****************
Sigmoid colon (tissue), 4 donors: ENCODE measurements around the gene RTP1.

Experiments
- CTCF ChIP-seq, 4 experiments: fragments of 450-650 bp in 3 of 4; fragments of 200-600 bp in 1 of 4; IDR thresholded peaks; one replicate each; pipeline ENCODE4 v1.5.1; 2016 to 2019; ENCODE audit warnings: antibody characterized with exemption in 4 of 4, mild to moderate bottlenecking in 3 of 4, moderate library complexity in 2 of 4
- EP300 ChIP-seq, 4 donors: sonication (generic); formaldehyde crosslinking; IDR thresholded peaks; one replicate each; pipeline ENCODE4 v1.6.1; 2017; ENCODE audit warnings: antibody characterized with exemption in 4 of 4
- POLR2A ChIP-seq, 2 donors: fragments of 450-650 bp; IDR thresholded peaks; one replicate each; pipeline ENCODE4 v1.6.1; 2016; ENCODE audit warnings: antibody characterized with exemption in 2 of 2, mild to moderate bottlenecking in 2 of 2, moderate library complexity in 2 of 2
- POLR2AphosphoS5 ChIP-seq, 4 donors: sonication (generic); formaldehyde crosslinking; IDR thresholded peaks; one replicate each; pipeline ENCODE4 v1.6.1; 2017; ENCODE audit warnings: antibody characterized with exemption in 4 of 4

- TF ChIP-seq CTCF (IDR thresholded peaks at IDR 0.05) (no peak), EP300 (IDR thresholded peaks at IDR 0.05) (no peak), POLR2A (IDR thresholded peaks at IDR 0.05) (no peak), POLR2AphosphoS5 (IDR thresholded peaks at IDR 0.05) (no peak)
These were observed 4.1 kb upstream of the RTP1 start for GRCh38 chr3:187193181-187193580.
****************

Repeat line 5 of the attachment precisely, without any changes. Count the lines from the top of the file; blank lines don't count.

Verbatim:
- POLR2A ChIP-seq, 2 donors: fragments of 450-650 bp; IDR thresholded peaks; one replicate each; pipeline ENCODE4 v1.6.1; 2016; ENCODE audit warnings: antibody characterized with exemption in 2 of 2, mild to moderate bottlenecking in 2 of 2, moderate library complexity in 2 of 2